Sunday, November 20, 2005

Code as Language II

I have found the Ruby Extension project.

Let's see what I can get from a first quick pass..

Excerpt VII
  str = "Hello, \n\n  world!"
str.define_method(:heading) {
('*** ' + self.join + ' ***').indent(3)
}
str.heading # -> " *** Hello, world! ***"

very nice for metaprogramming.  metaprogramming in ruby can quickly get quite messy if you are not careful to continuously refactor your intent.

Excerpt VIII

  person = OpenStruct.new do |p|
p.name = 'John'
p.age = 90
end
Ah, I have written stuff like this in the past! This is very much in the spirit of the nooclay.  Maybe I should publish my Clay code one of these days.

Excerpt IX
  class Person
attr_reader :name, :age, :pension
autoinit :name, :age do |p|
@pension = 30000 + (@age - 65) * 350
end
end
autoinit is v. useful. that's another bit of nooclay behaviour.

Excerpt X
  HELP = %{
| Usage: ...
| Lorem ipsum...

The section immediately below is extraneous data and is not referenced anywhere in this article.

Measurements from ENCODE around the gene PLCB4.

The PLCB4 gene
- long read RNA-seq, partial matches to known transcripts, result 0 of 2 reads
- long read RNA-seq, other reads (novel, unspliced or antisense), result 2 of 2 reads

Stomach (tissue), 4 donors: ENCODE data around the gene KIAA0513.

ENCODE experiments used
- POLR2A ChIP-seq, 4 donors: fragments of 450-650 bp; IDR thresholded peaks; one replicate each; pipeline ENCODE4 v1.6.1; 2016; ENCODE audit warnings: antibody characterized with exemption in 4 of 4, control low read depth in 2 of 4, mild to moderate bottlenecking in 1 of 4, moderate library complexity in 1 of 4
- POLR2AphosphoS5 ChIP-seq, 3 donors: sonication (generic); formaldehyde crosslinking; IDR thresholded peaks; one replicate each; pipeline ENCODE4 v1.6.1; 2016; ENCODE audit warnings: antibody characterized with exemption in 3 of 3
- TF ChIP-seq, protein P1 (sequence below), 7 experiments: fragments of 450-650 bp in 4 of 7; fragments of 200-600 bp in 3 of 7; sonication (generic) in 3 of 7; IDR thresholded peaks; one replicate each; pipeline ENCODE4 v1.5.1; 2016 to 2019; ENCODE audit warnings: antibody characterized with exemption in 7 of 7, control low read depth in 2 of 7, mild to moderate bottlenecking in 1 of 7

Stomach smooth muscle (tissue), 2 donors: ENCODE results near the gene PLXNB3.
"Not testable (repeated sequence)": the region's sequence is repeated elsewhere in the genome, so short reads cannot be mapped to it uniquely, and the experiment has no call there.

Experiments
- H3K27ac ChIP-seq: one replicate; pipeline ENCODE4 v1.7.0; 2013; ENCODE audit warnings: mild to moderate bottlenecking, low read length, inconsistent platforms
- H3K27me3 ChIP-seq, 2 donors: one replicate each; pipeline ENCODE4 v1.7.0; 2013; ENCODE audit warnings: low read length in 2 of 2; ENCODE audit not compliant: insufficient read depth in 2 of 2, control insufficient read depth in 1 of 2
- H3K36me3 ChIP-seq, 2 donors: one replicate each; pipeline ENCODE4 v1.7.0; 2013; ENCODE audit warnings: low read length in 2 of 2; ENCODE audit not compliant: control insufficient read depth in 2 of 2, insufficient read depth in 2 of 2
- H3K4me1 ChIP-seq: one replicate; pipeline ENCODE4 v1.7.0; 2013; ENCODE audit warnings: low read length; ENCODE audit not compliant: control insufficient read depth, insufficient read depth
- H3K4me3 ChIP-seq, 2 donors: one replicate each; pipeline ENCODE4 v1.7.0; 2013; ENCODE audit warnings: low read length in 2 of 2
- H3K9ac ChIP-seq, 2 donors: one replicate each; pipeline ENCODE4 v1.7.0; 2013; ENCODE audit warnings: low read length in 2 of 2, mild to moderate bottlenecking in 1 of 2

}.trim('|')
Ah, this is similar to Brian Marick's code trick.  I like it.  Text should become a first class citizen of code.

Excerpt XI

STR = "Hello, world!"
STR.starts_with? "Hello" # -> true
STR.ends_with? "world" # -> false
File.write("hello.txt", STR)

Of course. of course!

Excerpt XII
arr = [1, 3, 5]
arr.rand # -> 1, 3, or 5
arr.none? { |n| n.even? } # -> true
arr.one? { |n| n > 4 } # -> true

I wrote it myself in the past. very useful and practical.

Excerpt XIII
Class.by_name "Process::Sys"   # -> Process::Sys
Process::Sys.basename # -> "Sys"
again, very useful metaprogramming.

Excerpt XIV
   Binding.of_caller
This allows you to access the context of the caller of a function.
How do they do it?  I have to find out.
Very useful and very dangerous.
I can see lots of interesting work been done here by exploiting the context of a call.



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